March 3, 2020 By Allie Griffin
An Astoria street is the noisiest block in the five boroughs, according to a new study that analyzed 311 data.
Nearby the Astoria Houses, 8th Street, had the most noise complaints in all of New York City last year, according to a new PropertyClub study.
Neighbors called the City’s 311 line 2,638 times to complain of noise, namely of loud music and partying — 1,824 complaints of much were made from January 2019 through February 2020.
The street also received 636 complaints of loud banging and pounding, 114 complaints of loud talking and 64 complaints regarding a neighbor’s loud TV, according to the study.
And while Queens is the second quietest borough overall, five of the six noisiest blocks in the city are in the borough.
The second noisiest street in the city is Glendale’s Madison Street. The relatively short and residential street got 2,271 noise complaints overall, including 2,232 for loud music.
A Long Island City street had the third most noise complaints in the city. According to the study, 9th Street near the Queensbridge Houses received 2,186 complaints of loud noise to 311 — with 1,484 for loud music and partying and 543 for loud banging and pounding.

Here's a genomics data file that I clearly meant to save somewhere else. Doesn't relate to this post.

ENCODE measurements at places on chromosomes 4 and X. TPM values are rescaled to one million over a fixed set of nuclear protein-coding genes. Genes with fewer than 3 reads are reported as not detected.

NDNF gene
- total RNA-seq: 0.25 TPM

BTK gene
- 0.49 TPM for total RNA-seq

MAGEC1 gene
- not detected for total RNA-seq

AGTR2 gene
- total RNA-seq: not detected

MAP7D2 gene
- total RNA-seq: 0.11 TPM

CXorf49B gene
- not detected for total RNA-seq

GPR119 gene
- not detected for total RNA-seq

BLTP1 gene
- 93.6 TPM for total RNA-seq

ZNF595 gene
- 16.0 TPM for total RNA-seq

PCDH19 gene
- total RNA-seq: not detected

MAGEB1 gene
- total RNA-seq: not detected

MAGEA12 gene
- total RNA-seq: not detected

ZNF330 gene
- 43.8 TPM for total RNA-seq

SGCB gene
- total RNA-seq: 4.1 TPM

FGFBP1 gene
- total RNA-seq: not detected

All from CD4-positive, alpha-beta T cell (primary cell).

While Grand Concourse in the Bronx takes the cake for the fourth noisiest city block, 1st Street in Astoria and 5th Street in Long Island City come in at number five and six, respectively.
Close by the city’s number one noisiest street, 1st street is also next to the Astoria Houses. It received 2,106 complaints with 1,436 for loud music, 465 for banging noise and 129 for loud talking, according to the study.
In Long Island City where towering residential high rises stand, 5th Street got 2,066 calls to 311 over noise complaints. Of those, 1,532 were for loud music, 305 for banging noise and 172 for loud talking, according to PropertyClub.
Queens residents altogether called 311 55,032 times to complain of loud noise in their neighborhoods — 36,536 times to complain of loud music and parties.
In the city that never sleeps, loud parties caused the most complaints across the boroughs, followed by loud banging and pounding. Brooklyn was the loudest borough, followed by the Bronx, then Manhattan, Queens and Staten Island, according to the study.